Blood and Guts, Part 1

Brent Cullimore

I don’t mean “blood and guts” metaphorically. But I don’t mean it literally either. Best to call it analytic “blood and guts.” Plus, we’ll skip the guts for now, so you can relax.

And as you’ll see, I could have called this post “City Streets and Sewer Pipes” instead, but I’ll bet you wouldn’t have clicked that.

First, some disclaimers. To the eternal disappointment of my mother, I am not a medical doctor. My brother took that bullet for me. So while I’m fascinated by evolutionary biology and physiology, I can’t even be trusted to apply a bandage straight. As a result, almost every result you’ll see here is almost surely untrue. In fact, they’re perhaps so far removed from reality that you’ll be able to see that for yourself, whether you disappointed your mother or not.

Final numbers aren’t the point here.

Instead, I hope you find the math problem itself strangely attractive (and yes, that was fractal pun).

Where would you like these corpuscles, ma’am?

You are Evolution. You have come up with metazoans, so congrats on that! But to make big metazoans, you’ve got to oxygenate all those thousands of cells using micron-sized piping ... but without spending half of their caloric intake on pumping energy.

As you’ve done countless times before when you’ve hit problems like this, you rely on a dendritic network. A big aorta splits into arteries, each of which in turn splits into small arteries, which split into arterioles, which finally spit into billions of capillaries that are about 8 microns in diameter.

Conveniently, but not coincidentally, 8 microns is also about the size of those blood cells you came up with. They can now line up in the capillaries like a tiny train, making deliveries and pick-ups without ever stopping. At these small scales, you’re back to the “how to feed and clean a single cell using only gas exchange” problem that you solved so many billions of years earlier.

It is so tempting to toss the used corpuscles and collected waste overboard right here. Not that you care about the unsightly mess that would result from an open system. But you do care about efficiency, so only closed systems for you (well, for circulatory systems anyway). Back goes the blood into venules, which collect into small veins, which collect into veins, which then collect into the single vena cava that flows back to that positive displacement pump you call a heart.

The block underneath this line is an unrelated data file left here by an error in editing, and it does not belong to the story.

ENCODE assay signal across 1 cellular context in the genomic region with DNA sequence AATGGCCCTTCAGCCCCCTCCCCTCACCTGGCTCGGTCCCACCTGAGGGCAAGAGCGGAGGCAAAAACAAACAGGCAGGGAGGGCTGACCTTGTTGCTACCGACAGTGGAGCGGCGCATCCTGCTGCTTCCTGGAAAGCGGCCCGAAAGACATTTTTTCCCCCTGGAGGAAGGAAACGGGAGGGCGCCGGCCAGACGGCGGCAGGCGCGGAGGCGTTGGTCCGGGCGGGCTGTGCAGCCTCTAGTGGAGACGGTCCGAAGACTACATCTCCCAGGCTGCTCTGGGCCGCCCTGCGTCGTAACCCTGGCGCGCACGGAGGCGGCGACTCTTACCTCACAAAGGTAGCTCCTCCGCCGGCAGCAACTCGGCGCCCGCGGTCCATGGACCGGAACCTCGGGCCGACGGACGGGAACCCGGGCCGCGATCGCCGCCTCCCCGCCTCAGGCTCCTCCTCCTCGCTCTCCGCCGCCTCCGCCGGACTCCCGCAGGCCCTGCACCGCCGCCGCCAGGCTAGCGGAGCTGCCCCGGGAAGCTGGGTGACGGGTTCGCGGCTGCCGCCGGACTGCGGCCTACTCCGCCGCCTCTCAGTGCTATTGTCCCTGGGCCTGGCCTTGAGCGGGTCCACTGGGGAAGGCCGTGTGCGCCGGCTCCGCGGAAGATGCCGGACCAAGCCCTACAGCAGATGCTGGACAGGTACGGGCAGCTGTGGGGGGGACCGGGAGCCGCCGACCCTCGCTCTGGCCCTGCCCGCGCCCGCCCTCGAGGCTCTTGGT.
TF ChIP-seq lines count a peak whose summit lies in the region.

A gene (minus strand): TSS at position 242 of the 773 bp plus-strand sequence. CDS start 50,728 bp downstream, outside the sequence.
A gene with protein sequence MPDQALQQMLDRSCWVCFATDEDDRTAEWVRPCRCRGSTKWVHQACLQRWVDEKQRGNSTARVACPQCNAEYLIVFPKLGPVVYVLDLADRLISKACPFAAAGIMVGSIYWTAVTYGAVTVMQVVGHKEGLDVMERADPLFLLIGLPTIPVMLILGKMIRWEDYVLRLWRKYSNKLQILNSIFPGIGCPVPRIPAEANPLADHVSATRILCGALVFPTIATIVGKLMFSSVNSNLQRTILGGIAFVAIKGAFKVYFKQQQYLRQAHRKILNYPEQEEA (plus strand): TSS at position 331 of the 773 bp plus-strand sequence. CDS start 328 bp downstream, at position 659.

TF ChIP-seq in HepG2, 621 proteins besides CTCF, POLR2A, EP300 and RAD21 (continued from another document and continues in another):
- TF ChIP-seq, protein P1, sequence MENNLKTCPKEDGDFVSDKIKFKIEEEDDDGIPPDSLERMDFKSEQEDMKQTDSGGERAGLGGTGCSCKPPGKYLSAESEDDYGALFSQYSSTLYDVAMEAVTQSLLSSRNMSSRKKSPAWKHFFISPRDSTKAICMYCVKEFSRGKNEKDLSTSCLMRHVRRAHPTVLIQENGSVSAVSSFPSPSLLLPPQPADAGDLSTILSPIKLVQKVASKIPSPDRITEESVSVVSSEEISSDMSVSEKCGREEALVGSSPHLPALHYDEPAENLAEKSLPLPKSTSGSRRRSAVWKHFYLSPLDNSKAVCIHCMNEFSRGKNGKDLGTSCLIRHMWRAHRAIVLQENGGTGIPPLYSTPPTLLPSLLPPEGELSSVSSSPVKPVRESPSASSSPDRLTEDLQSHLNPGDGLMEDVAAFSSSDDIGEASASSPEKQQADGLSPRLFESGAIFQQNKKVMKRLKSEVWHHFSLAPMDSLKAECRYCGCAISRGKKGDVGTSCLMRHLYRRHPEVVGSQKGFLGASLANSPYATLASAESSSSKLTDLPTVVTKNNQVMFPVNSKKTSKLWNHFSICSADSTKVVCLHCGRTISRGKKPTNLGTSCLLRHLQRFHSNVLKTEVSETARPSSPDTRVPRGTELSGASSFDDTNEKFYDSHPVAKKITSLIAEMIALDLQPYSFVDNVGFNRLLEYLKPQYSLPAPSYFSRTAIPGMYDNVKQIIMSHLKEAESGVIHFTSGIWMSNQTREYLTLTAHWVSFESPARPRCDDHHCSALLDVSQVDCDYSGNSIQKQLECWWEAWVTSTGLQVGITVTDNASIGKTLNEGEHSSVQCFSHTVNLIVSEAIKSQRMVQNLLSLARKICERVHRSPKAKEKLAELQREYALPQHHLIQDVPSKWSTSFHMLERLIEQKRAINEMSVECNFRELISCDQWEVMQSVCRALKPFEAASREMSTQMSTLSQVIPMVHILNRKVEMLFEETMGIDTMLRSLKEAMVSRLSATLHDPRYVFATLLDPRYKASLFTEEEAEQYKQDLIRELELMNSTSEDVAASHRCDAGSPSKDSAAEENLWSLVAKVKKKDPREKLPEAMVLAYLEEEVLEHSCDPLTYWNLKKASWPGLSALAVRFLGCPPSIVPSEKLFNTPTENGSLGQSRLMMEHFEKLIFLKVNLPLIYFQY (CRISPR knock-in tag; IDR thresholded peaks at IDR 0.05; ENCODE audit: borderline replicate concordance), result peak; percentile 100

Source: http://www.cvphysiology.com/Blood%20Pressure/BP019

You’re not done yet, Evolution. You still have to decide what size each of these little branches should be, and how many of them there should be at each level. You still need to keep your metazoan's appetite in check, so you will have to minimize the pressure drop it takes to get the required flow to each hungry and (diffusively) pooping little cell.

I know you’re fond of really big animals like blue whales and elephants. Economies of scale and all that. But that just means a bigger heart and more flow rate through that heart. You can’t solve your pressure drop problem by keeping the heart small and making the distribution network huge. Yes, a body with 10 billion capillaries would have half the pressure drop that one with 5 billion capillaries has, but where to put them all?

Instead, you’ve got to split and re-split the blood flow without “wasting” volume … you have to fill each fixed body volume with a circulatory system that nourishes it without wasting pumping power. The volume is a key constraint on how your tree is shaped.

Space Trees

Well, space-filling trees anyway, though that term probably doesn’t make much sense either.

How do you make a branching network like a circulatory system that efficiently fills the volume provided? A fractal pattern, where each level you zoom in on resembles the last level you were looking at, turns out to be an optimal solution.

It also turns out that evolution has had to solve this type of problem over and over. In fact, that’s why this post is called Part 1: lungs are also an example of a space-filling tree, though not of a closed or recirculating system. The fact that velocities get close to sonic in most pulmonary passages during a cough or sneeze is fascinating enough to guarantee that someday I’ll complete a dynamic lung model. (A design requirement for a lung, if you think about it, is to be able to develop enough shear force to clear out the crud every now and then. With the opening politely covered, of course.)

City streets and sewer lines also fall into this sort of pattern, though with intentional design of course.

When systems follow these types of patterns, their growth patterns and growth limits can be described by exponential scaling relationships, as described in Scale by Geoffrey West.

So … he’s gonna model this, isn’t he?